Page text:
SFPA is run by veteran journalists for the benefit of beginning journalists. We identify and support college students who seek to improve campus journalism, explore careers in the media, and commit themselves to the principles of a free society.

Oh happy day: a really welcome development. I have no doubt it will do great good. Pardon the cheesy talk, but I mean it.

‐A reader sent me a great name — a classic American name: Marijuana Pepsi Sawyer. She’s an academic adviser at the University of Wisconsin, Whitewater.

‐Care for a little music? I offer you, not exactly music criticism: This is sort of a “preview piece,” published in City Arts. It recommends some performances in the first half of the season, New York City. There may be some lines there that amuse you, no matter where you live.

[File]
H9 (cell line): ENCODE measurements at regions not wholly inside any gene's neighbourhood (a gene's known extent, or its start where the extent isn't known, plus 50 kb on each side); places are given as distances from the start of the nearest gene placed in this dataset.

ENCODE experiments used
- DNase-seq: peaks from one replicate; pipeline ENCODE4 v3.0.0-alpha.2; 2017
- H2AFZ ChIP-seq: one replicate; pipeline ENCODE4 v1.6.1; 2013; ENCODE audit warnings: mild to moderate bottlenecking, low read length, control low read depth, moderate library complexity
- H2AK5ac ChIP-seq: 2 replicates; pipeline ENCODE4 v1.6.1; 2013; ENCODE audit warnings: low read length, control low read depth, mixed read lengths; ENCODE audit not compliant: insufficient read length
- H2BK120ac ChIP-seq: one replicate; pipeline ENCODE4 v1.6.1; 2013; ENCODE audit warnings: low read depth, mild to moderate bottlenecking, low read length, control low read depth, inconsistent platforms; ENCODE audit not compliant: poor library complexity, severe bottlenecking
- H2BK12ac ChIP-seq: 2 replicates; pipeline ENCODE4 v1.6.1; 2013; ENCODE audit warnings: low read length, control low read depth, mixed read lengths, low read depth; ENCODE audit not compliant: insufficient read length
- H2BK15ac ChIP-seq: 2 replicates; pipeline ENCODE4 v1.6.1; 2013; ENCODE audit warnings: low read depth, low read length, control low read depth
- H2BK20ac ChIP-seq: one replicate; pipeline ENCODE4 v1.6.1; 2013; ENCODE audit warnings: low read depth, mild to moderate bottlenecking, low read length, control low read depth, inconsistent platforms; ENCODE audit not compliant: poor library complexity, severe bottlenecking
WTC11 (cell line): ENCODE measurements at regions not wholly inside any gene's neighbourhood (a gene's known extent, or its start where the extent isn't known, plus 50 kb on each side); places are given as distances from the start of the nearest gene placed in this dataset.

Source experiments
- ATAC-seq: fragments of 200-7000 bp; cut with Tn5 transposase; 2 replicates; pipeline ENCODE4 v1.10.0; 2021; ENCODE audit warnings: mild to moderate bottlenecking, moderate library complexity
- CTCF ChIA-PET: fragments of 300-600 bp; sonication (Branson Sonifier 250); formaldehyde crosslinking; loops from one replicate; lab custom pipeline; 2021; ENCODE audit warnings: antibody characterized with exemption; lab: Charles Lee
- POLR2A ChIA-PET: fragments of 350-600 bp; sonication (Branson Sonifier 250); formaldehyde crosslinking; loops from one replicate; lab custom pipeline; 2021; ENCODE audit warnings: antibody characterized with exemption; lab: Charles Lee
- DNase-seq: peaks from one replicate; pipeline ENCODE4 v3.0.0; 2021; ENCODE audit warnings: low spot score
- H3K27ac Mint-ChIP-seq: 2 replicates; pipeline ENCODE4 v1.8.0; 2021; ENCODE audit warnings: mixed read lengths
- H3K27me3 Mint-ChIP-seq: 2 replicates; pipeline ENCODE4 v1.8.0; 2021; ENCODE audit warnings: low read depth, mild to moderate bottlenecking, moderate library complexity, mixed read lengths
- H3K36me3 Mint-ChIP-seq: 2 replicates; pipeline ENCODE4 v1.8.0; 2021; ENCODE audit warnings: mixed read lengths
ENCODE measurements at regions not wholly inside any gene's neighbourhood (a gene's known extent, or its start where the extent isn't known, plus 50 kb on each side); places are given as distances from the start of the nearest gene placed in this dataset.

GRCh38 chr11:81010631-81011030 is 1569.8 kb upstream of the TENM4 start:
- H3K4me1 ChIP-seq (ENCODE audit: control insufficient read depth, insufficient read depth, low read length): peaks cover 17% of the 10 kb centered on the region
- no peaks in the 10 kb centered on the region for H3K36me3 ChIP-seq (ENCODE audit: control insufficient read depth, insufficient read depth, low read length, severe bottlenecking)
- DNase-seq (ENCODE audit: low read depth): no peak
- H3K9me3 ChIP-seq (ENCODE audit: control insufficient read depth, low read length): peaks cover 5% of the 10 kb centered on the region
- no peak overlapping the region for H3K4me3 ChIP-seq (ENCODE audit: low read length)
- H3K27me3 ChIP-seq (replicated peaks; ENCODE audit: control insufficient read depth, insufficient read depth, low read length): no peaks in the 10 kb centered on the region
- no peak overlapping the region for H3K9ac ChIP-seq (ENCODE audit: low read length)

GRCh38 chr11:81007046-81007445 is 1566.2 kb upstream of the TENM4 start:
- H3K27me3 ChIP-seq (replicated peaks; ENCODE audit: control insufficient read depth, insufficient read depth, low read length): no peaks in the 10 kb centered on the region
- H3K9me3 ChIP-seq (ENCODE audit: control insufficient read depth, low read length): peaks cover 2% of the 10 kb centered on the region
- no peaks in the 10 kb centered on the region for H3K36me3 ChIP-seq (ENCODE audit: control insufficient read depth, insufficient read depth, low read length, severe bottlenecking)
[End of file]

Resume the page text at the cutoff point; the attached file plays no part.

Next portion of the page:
‐Speaking of amusing: A friend from Michigan wrote me to say, “The girl who sells deer licenses at Wal-Mart? Her name is Bambi. Swear.” And it must be: ’cause my boy Et don’t lie.

A question: Do you think management put her in that position deliberately?

‐Finally, I wonder if you can stand a little cute kid talk. This is sort of fascinating. My little nephew — eight — says to his mother, “Mama, do you love me?” And before she can answer, he says, “I love saying that. It’s so tragic.”

I think he might have meant “dramatic.” In any case — an Impromptus-worthy story, I hope you will agree: even if it does come from blood.